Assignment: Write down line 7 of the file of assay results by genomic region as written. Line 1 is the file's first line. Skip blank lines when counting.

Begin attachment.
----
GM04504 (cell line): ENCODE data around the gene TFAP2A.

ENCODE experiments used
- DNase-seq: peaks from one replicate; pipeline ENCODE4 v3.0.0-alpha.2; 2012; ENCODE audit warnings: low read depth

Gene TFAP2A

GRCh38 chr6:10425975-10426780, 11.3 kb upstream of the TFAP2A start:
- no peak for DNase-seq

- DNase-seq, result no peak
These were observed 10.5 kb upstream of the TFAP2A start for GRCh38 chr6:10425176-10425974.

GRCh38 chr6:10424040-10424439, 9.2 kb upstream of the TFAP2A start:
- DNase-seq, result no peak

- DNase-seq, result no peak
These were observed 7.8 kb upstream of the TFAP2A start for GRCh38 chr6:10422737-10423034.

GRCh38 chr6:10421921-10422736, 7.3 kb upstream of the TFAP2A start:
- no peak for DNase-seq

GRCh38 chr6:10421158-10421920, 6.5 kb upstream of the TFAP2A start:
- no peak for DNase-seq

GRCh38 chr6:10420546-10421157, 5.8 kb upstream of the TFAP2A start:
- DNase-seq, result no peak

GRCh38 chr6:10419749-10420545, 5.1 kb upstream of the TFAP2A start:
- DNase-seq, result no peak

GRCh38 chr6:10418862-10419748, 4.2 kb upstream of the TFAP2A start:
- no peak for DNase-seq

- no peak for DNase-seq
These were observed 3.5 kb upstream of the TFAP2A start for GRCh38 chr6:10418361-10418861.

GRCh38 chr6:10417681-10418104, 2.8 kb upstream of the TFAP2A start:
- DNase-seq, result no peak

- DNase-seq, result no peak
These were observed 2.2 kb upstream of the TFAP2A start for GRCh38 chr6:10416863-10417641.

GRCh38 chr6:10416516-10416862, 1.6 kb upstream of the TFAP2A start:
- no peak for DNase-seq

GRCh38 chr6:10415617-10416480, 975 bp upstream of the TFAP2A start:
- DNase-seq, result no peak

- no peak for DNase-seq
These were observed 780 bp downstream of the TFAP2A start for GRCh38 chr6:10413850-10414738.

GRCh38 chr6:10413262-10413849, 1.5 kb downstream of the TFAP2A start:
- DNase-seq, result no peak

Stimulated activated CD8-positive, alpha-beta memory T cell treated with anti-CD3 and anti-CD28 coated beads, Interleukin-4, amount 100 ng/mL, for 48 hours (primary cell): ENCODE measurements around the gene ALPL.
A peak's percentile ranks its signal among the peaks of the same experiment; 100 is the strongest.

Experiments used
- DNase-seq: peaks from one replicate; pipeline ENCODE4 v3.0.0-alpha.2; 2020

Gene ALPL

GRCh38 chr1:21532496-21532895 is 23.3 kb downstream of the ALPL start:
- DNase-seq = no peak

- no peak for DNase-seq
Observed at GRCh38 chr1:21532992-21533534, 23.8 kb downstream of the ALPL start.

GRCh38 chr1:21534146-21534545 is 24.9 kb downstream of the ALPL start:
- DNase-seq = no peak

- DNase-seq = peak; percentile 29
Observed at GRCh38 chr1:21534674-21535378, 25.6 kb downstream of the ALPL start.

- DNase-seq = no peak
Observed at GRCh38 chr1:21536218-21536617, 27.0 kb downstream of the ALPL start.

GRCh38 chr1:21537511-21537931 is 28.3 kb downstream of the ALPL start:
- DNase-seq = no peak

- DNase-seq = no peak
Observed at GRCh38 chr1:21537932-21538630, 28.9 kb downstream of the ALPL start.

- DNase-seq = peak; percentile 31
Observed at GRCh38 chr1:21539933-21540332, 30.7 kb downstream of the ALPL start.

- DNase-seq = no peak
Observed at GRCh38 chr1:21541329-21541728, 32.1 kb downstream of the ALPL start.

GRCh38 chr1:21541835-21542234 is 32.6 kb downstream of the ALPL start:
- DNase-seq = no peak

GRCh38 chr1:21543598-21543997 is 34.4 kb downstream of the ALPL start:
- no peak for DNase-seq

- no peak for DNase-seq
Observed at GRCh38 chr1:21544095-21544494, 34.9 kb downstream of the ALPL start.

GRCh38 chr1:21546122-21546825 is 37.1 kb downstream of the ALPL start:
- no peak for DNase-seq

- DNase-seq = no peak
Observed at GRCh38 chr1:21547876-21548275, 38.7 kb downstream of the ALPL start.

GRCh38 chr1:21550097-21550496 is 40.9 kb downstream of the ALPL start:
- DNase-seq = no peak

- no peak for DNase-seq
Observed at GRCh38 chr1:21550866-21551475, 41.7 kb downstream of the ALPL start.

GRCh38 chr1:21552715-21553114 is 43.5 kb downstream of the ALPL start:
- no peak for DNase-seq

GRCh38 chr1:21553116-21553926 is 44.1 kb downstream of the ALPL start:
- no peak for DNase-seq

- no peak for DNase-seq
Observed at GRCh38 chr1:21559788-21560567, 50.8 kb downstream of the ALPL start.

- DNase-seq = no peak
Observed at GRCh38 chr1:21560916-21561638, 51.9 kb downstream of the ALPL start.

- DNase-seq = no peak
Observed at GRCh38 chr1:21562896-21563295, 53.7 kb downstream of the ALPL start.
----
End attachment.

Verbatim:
- DNase-seq, result no peak